Who is responsible for paying for my mother's care?

1 answer | Last updated: Dec 01, 2016
Cindy asked...

My mother married a man after my father died and all of us were grown. This man does not have any children of his own. He does however have neices and nephews. We do not have any contact with them. My mother has been diagnosed with Altzheimer's and requires extra care. They are living in an assisted living facility that is able to give my mother the extra care that she needs. However, it is very expensive. We have control of her money but not his. Even though they have been married for 30 years, they have kept there finances separate. He has told us about his various stocks, annuities, CD's and banking accounts but never how much the total of all of his assets. When and if my mother's money runs out, who is responsible for her care? My brothers and I or her husband?

Expert Answers

Barbara Steinberg is the CEO and founder of BLS Eldercare Financial Solutions, which specializes in helping families pay for long-term care for their loved ones. A registered financial gerontologist, she speaks regularly on the topic of paying for long-term care and is a financial expert for Caring.com.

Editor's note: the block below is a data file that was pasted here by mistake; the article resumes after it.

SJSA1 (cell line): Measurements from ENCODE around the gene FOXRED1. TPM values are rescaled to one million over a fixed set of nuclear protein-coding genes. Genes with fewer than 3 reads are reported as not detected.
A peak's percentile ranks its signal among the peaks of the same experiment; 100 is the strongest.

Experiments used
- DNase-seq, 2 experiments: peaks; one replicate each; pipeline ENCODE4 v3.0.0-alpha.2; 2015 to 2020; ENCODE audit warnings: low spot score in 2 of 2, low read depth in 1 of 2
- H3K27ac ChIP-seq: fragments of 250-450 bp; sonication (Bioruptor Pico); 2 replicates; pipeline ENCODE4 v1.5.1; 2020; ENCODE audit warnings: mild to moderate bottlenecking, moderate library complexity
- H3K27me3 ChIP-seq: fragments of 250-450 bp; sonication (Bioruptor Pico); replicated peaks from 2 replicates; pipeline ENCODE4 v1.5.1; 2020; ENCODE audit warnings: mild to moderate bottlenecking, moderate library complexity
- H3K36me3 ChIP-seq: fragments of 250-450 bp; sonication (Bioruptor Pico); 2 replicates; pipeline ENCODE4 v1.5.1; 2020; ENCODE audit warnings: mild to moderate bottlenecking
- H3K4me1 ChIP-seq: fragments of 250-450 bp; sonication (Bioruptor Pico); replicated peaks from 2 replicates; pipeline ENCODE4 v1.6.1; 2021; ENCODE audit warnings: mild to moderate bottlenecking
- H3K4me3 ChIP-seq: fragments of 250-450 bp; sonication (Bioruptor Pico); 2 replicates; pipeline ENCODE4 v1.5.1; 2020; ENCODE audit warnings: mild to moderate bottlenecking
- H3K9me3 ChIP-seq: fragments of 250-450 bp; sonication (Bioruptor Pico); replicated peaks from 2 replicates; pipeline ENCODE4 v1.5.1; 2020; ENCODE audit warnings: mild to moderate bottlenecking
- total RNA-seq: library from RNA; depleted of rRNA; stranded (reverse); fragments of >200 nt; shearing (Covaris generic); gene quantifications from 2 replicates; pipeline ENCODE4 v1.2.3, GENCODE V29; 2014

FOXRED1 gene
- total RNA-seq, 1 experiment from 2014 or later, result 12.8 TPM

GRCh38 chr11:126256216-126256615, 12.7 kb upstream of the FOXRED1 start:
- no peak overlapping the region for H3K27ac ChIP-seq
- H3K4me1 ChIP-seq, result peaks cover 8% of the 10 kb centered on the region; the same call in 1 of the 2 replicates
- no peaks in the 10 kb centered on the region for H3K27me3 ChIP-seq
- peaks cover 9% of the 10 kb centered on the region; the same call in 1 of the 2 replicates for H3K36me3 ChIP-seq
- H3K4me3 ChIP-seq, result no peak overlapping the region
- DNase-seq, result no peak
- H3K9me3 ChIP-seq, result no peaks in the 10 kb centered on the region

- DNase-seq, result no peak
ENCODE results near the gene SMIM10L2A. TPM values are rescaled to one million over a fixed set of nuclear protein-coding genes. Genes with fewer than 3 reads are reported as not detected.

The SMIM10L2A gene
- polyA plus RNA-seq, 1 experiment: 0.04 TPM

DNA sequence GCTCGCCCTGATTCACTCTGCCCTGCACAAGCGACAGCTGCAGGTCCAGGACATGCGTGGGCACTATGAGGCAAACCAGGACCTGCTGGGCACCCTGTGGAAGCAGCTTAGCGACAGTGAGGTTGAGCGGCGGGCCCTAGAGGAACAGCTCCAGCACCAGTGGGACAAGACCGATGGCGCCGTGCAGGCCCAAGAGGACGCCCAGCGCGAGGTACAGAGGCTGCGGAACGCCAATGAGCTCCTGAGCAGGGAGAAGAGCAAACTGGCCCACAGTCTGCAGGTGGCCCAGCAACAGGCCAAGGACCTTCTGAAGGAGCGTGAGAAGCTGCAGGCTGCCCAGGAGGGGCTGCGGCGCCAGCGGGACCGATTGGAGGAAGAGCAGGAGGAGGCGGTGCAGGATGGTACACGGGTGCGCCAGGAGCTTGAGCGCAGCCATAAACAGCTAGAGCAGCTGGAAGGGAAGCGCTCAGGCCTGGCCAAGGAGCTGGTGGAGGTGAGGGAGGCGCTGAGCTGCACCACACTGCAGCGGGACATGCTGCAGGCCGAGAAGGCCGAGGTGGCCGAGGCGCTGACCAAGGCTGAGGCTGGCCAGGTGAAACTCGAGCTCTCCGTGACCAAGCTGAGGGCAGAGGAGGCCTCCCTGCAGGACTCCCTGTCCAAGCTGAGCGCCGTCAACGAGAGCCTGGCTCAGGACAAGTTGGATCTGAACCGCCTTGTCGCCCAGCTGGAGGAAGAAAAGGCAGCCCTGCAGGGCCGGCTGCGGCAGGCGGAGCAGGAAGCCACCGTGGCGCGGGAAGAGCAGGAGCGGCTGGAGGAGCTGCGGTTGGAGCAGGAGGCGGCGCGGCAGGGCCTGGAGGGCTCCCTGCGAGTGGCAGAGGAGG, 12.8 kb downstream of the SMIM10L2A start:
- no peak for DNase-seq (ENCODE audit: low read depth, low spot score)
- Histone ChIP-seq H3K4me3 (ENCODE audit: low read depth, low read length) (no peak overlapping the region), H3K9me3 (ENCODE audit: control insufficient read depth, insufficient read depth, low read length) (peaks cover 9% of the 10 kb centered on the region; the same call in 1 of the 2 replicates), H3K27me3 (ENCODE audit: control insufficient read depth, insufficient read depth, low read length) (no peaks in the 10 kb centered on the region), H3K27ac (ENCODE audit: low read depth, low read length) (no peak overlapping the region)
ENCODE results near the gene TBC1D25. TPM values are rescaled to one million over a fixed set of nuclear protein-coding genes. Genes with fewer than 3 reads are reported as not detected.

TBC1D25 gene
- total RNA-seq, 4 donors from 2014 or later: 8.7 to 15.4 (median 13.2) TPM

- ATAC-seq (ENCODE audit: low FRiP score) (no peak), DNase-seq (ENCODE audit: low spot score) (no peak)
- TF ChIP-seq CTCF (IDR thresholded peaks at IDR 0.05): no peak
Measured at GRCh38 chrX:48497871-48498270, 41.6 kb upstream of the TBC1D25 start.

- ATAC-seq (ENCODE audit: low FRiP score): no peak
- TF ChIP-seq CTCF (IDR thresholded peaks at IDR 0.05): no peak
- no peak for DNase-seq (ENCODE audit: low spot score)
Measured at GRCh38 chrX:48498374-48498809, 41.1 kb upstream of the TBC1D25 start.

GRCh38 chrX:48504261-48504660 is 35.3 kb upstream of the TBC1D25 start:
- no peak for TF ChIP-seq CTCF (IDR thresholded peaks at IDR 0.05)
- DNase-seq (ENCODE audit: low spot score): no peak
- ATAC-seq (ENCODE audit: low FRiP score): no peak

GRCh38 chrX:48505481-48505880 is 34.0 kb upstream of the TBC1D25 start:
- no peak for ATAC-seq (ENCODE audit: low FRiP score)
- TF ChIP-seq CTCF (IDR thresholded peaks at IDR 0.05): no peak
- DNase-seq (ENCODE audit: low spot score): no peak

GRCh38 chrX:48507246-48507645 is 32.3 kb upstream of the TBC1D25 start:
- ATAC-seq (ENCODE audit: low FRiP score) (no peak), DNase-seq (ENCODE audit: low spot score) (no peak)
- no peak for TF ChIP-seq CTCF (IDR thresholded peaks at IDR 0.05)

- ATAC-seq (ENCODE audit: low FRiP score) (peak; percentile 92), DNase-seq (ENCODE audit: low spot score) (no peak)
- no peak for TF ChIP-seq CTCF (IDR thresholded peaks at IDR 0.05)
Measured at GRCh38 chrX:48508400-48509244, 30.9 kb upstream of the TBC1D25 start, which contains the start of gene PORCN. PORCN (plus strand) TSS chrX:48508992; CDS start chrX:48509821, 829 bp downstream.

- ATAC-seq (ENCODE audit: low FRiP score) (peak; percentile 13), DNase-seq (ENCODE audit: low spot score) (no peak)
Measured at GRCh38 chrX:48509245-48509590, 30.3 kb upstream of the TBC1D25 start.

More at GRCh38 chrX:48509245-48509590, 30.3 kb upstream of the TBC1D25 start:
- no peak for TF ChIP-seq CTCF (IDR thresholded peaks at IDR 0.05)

If your mother runs out of money, her husband is responsible for her care. If you haven't already discussed the matter with your step-father, I urge you to have this conversation as soon as possible. He may be willing to pay and then you do not have an issue.

If he refuses to pay for her care because he hopes Medicaid will cover it, let him know that to qualify for Medicaid, their joint assets would be divided in half. He will only be able to keep an amount determined by the state where they live, and the rest will have to be spent on your mother’s care before she will be eligible for Medicaid. Depending on his financial position, this may encourage him to take responsibility for her care.

There is a loophole in the Medicaid regulations called “spousal refusal”. This would enable your mother’s husband to refuse to pay for her care and force her onto Medicaid. However, with the financial challenges facing the entire Medicaid program, most states no longer permit this.

The government cannot use your resources or your brothers’ to determine your mother’s eligibility for Medicaid. Only her and her husband’s resources can be counted. That said, there are laws called “filial responsibility” in about 30 states. These laws say that adult children are responsible for taking care of their parents if they are in financial difficulty. These laws are rarely enforced.

If your mother’s husband is not forthcoming with his financial situation, you should contact a professional -- such as a financial planner or an elder law attorney -- to assist you in making sure your mother gets the quality of care she deserves.